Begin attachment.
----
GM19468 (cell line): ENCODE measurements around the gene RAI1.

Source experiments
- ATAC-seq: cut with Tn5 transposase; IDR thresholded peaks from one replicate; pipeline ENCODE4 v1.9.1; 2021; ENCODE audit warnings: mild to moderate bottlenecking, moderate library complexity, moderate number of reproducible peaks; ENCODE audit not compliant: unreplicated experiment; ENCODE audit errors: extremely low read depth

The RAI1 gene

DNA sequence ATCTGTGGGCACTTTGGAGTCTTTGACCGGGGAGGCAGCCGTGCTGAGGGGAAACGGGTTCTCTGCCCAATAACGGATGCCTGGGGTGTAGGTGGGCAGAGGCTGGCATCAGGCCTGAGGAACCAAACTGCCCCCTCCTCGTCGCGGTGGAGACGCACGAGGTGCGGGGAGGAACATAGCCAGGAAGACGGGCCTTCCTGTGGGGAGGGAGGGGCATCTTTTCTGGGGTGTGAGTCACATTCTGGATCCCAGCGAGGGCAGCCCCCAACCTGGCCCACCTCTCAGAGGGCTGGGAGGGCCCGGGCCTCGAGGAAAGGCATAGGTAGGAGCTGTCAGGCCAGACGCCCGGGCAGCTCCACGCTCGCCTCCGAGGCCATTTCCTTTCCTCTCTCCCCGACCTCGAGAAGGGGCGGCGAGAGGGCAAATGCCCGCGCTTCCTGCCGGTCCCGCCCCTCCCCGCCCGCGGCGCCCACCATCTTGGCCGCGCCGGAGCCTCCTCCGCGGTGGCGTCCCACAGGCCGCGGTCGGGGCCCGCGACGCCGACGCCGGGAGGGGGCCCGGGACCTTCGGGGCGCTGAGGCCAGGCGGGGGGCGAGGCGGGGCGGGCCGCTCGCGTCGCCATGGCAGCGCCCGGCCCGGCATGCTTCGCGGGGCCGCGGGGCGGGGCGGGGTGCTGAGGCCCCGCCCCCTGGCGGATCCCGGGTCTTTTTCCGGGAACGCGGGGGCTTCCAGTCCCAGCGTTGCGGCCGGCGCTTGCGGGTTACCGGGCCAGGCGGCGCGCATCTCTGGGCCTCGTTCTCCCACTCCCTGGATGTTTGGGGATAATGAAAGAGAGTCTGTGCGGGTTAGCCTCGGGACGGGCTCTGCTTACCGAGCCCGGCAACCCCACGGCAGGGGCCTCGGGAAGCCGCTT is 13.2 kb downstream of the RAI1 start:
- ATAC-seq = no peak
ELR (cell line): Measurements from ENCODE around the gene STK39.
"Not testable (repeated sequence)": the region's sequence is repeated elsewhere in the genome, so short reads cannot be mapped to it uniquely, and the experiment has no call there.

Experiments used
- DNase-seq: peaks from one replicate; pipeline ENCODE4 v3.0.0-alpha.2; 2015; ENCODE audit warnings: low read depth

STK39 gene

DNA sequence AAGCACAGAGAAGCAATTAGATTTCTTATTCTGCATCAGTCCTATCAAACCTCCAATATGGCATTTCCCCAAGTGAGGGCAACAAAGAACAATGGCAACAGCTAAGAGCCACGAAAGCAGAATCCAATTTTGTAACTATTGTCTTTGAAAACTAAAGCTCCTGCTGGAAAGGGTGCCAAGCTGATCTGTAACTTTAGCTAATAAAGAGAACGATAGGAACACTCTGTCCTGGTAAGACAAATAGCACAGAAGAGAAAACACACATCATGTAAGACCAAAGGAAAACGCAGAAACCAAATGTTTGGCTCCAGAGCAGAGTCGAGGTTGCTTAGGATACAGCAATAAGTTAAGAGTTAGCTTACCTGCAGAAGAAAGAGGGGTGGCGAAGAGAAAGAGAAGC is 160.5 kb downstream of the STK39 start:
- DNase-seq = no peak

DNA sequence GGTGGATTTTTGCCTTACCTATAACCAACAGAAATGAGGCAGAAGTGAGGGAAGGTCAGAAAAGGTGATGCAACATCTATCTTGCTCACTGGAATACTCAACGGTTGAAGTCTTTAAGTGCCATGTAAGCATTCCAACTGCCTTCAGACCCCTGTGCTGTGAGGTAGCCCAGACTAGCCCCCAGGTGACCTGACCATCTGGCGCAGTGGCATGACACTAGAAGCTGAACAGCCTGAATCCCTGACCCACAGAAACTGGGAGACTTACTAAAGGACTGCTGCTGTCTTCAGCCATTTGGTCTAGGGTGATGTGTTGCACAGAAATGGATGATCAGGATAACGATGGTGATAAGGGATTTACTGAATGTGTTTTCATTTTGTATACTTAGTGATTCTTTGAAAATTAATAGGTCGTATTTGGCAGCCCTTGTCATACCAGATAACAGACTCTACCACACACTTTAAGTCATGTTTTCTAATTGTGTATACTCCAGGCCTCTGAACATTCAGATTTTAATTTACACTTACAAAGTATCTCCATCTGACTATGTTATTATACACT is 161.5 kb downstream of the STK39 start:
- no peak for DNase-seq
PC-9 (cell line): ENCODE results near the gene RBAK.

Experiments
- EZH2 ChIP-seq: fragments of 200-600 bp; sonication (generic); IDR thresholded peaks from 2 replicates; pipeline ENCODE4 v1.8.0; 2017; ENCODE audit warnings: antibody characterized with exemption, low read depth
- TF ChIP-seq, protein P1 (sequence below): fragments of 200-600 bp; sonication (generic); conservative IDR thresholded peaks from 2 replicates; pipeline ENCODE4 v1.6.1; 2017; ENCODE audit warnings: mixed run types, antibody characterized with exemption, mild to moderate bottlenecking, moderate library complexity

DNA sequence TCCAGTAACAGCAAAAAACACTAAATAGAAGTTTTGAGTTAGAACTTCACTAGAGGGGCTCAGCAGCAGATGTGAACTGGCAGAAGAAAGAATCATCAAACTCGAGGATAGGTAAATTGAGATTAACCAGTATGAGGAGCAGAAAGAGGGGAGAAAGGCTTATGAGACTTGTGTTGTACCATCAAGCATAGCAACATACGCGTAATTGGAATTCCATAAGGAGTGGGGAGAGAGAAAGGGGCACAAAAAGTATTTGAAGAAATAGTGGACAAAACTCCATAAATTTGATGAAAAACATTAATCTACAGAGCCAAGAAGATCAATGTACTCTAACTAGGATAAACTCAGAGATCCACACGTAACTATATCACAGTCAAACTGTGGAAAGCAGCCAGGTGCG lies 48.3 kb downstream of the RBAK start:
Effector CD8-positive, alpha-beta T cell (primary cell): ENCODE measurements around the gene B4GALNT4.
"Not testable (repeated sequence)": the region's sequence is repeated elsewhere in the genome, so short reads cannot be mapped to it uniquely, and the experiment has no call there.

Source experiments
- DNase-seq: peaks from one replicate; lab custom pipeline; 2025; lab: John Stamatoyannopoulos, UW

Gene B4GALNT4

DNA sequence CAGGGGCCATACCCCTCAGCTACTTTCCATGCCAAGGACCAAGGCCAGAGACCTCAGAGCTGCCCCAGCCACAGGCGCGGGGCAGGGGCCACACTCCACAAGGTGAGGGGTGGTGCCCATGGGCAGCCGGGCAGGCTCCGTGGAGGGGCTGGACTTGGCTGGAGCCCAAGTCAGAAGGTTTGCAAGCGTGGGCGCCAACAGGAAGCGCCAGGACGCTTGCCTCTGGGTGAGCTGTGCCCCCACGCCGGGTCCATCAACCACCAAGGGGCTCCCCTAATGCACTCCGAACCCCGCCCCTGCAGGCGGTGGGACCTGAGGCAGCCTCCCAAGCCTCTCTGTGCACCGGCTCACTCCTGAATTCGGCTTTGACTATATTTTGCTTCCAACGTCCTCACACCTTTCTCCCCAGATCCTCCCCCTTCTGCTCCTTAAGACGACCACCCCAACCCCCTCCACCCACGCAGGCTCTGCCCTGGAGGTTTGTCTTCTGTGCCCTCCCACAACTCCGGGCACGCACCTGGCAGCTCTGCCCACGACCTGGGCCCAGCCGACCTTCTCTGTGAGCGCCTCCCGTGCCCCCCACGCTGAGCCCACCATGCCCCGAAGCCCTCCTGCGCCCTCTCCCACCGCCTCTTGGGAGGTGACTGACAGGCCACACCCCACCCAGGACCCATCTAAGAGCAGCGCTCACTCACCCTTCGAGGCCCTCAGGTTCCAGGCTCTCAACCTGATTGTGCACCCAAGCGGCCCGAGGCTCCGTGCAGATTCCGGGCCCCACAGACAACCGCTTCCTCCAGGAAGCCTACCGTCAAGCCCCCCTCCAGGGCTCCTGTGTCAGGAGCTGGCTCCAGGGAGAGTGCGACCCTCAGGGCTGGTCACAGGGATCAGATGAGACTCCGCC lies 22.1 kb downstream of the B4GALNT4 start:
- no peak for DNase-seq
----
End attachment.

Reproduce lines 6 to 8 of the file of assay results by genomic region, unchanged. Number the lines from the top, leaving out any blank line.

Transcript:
- ATAC-seq = no peak
ELR (cell line): Measurements from ENCODE around the gene STK39.
"Not testable (repeated sequence)": the region's sequence is repeated elsewhere in the genome, so short reads cannot be mapped to it uniquely, and the experiment has no call there.